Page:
Belle Of The West
Samantha Fish has become
one of the most creative, innovative young blues
artists on the scene today. Not content with
sticking with what has worked for her on
previous albums, she's constantly reaching
outside her comfort zone to stretch the
boundaries of the blues genre. She's already
done it twice this year, with the earlier
release, Chills & Fever, working in the
brassy sounds of '60s pop and rock 'n' roll
along with a solid blues sound.
Belle Of The West (Ruf Records) takes Ms. Fish in
a completely different direction. Like, real different. She headed to
Mississippi, teamed up with producer Luther Dickinson (of North
Mississippi All-Stars fame), and has come out with an outstanding
collection of tunes with heavy elements of primal Mississippi Hill
Country blues. Yeah, I'm betting that's not what you were expecting from
the album title and the way she's dressed in the cover photo.
It doesn't take long into the first cut to figure out
where Ms. Fish is going with Belle Of The West. Right away we
hear the fife and drum accompaniment associated with the early blues of
the Hill Country, with Tikyra Jackson on drums, Lillie Mae on violin and
Sharde Thomas on the fife. It's earthy primitive blues, and oh so cool.
"Blood In The Water" is haunting, especially the backing vocals and more
of that fife/violin combo, containing plenty of gospel overtones. Ms.
Fish comes in with snaky guitar and foreboding vocals, like a soul
that's worn out. The backing vocals contribute to the ominous feel on
Lillie Mae's violin takes us into the country-ish "Need
You More," and once again Ms. Fish shows us the versatility of her voice
as it sounds like this one could be on a jukebox in a Texas roadhouse.
Her voice isn't quite sultry, but close, as she tells her man how much
she needs him .... more than he'll ever know. The violin accompaniment
here sent me a Google search to find out more about this musician known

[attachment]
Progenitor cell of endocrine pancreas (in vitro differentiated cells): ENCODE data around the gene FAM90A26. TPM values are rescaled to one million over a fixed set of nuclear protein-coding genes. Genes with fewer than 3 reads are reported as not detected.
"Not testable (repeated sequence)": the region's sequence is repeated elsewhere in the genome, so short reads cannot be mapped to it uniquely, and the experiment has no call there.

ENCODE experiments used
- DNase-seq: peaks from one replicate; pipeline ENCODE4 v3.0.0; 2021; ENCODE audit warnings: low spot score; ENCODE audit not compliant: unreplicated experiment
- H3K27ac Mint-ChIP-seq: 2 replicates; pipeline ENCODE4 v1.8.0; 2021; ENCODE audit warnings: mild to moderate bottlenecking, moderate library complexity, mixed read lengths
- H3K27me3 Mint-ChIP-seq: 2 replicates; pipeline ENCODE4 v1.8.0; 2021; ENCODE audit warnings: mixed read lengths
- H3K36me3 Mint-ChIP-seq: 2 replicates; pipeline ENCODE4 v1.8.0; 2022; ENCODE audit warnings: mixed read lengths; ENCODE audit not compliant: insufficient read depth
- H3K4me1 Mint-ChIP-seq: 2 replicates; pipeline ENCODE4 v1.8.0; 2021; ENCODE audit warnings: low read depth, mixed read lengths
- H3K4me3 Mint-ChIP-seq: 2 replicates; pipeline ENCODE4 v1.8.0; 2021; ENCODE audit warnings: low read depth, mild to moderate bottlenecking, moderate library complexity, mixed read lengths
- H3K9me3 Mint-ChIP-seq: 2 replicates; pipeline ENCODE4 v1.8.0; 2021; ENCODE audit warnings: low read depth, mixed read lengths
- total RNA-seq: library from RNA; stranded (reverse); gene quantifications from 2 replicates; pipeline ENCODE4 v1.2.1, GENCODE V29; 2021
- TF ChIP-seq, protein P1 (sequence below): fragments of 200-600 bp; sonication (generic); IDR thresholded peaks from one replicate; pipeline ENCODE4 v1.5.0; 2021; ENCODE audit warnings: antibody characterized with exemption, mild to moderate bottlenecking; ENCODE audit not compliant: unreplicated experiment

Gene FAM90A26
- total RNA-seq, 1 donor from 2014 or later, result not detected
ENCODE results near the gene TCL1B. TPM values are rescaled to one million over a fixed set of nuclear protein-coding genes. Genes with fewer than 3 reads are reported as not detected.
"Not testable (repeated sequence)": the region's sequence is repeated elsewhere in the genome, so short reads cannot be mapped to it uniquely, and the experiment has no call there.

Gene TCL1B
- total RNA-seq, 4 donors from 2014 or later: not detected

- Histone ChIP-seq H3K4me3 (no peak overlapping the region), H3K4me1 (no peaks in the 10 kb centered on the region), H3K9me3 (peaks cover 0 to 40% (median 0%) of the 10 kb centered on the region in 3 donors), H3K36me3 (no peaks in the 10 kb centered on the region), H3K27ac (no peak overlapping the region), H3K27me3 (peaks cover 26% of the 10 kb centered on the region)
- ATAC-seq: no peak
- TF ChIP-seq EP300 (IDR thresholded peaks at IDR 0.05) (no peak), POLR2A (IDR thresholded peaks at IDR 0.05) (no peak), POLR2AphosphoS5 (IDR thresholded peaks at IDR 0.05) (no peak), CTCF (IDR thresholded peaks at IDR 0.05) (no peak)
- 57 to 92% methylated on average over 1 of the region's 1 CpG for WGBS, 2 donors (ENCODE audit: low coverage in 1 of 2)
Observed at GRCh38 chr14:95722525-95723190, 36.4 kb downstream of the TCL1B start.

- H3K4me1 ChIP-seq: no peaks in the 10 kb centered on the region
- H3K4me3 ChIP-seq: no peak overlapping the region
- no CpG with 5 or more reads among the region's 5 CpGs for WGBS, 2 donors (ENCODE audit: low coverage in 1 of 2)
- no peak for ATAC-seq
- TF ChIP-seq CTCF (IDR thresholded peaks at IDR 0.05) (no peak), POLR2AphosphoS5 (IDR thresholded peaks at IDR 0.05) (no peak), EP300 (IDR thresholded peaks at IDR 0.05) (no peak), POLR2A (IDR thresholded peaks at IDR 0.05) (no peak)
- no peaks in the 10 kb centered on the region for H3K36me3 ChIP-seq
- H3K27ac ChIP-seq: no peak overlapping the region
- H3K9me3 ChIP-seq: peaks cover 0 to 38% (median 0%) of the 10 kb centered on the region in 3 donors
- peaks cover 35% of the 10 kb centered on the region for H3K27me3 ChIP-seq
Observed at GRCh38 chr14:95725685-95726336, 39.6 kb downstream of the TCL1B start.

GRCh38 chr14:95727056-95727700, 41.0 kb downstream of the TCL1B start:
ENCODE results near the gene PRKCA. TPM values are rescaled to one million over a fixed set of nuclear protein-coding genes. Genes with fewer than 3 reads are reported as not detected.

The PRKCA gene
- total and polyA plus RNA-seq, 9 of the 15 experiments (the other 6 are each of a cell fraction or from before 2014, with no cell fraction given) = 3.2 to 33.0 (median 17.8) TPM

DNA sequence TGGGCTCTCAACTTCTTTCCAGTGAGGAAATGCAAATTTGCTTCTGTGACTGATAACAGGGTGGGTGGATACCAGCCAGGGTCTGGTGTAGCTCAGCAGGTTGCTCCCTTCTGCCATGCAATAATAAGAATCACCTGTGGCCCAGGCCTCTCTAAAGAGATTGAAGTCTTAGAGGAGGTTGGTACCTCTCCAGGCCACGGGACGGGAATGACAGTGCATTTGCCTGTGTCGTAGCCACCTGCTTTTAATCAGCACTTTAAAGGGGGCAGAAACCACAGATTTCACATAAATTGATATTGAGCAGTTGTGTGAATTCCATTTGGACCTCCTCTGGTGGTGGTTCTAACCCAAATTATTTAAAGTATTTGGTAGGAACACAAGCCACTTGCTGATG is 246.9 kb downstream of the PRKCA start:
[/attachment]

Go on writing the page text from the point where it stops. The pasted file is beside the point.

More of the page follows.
as Lillie Mae, and I now know that her full name is Lillie Mae Rische,
she's played with Jack White, and now has her own album on Third Man
Another cut with an ominous, eery sound is "Daughters,"
with Ms. Fish's vocals complemented by her own slide guitar playing and
a heavy New Orleans-style drum beat. The same foreboding tone
comes across on "Don't Say You Love Me," but this time Ms. Fish's vocals
are a bit more powerful, and Lillie Mae is back with tasteful violin
The first cover of the album is the title cut, written
by James Mathus, and this one's a country-ish number on which Ms. Fish
sounds very similar to Lucinda Williams. Lillie Mae is back to add
violin and producer Dickinson chips in some subtle mandolin picking. The
next cover, R.L. Burnside's "Poor Black Mattie," plants us firmly back
in the Hill Country, with Lightnin' Malcolm joining on harmonica and
"call and response" vocals. With some really good polyrhythmic drumming,
it's got the raw, stripped-down urgency you'd expect from a Burnside
The third cover song on the album is the Lillie Mae
original "Nearing Home." It's a subtle country ballad that gives Ms.
Fish a chance to excel on vocals, with harmony vocals and violin backing
from the impressive Ms. Rische. Ms. Fish wraps up the album by playing
some mean country blues slide guitar and spouting off sassy vocals on
the uptempo "Gone For Good," on which she celebrates the fact that the
man who was bad for her is out the door.
With Belle Of The West, Samantha Fish has created
two of the best blues albums of the year. She's certainly on a hot
streak, and I can't wait to hear what she's got in store for us in 2018.